5. Changing Direction Every Time You Get A New Opinion Of What You Should Do
We all know artists who keep changing direction, jump from crew to crew, and try new things, new people, new connections every few weeks. Aside from being annoying, it doesn’t give any one effort a chance to work. Most importantly, you look like you don’t know what you are doing. Just stop it! I run as far as I can from these time-wasters because they will ALWAYS have someone in their ear giving useless advice that they’ll follow for a short period of time. Instead: make a plan, work your plan, and outwork everyone else. If your plan isn’t working after awhile, THEN you make an adjustment, but not every few weeks or days. Stick to a good plan! You’ll know if the plan is good because you did your research to find out what works.

6. Recording At The Most Popular Fancy Studio
If you are saving up your dimes and pennies just so you can record at the most popular, biggest, or prettiest studio, you’re an idiot. A better use of your money would be to put the hard-earned money into marketing and promotions of a song you recorded at a decent but affordable studio. Unless you have a good sized budget, you can’t waste money. Don’t be fooled into thinking a 64-track board and $75/hr engineer will make your 4 track song any better. Plenty of hit records were made under less than optimal conditions and then mixed and mastered well. Fancy, gorgeous studios are for artists with good-sized budgets. If you aren’t there yet, don’t sweat it. Success brings that. Additionally, bear in mind that many of the bigger, fancier studios cut excellent deals with famous artists and producers to get them to record there. For every famous act in their studio, it brings a slew of smaller copycat artists, which is where they make their money. Instead: find a good local studio with a clean sound that’s affordable. Find the artists in your city who are earning a living with their music and find out where THEY record. Then, as your budget and fame grow, YOU can be the successful act cutting the great deal to record in comfort, beauty, or bliss of the popular recording studio.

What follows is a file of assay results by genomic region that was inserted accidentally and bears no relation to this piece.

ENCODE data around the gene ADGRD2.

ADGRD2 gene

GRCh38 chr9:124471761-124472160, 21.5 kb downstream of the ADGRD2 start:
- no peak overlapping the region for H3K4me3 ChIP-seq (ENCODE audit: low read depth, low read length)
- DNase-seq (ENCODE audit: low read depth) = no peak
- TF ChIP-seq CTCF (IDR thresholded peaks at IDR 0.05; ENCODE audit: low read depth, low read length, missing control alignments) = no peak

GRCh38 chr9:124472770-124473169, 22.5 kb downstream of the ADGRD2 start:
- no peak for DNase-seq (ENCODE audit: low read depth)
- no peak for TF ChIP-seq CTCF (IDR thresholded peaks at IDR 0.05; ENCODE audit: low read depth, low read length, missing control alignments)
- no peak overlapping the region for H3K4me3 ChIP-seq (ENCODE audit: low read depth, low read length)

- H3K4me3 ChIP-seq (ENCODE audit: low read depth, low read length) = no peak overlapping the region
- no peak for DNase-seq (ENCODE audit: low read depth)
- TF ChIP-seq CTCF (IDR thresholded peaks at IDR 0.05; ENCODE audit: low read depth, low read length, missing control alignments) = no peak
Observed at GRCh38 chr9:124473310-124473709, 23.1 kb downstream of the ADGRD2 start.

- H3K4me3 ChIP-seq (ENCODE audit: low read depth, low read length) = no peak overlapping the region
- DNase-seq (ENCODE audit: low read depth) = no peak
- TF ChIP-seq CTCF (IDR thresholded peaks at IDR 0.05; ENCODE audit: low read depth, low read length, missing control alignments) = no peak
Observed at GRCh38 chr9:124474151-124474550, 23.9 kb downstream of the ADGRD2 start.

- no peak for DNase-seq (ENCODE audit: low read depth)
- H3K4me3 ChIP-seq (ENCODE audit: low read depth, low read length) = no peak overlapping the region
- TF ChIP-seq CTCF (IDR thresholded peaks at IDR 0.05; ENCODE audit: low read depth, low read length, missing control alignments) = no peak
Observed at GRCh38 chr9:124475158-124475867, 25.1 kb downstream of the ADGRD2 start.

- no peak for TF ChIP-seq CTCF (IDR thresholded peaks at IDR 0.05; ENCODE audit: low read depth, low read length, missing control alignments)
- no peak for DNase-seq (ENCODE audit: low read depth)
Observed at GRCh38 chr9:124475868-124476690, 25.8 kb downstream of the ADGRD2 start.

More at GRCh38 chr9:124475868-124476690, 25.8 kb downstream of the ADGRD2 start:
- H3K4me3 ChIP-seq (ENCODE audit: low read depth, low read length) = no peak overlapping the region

7. Opening For A Famous Rapper When He/She Comes Through Town -or- Getting Mentions In A Few Magazines Or Blogs Here And There -or- Being Played On The Radio Once Or Twice
While none of these things seem similar to a newer artist, to the industry they are all very similar: they are all pieces of the promotional pie. Therefore, you need ALL of them in a concentrated fashion at the same time to promote a single, not just one here or there, piecemeal. (In fact, get out of the damn way–you are only taking the spot that an artist could have taken who has his plan together.) Instead: put a proper plan together that works the streets, clubs, Internet, media, video, shows, and radio, all at the same time, all with a unified message, and all together. That’s how singles are worked properly; and careers are built from multiple singles worked effectively and consistently.

Chew on these for awhile….I’m working on Part 2 now….

And the truth is, if you knew better because you studied how the industry works, you’d never try to work an artist with no budget….

Learn how the damn industry works.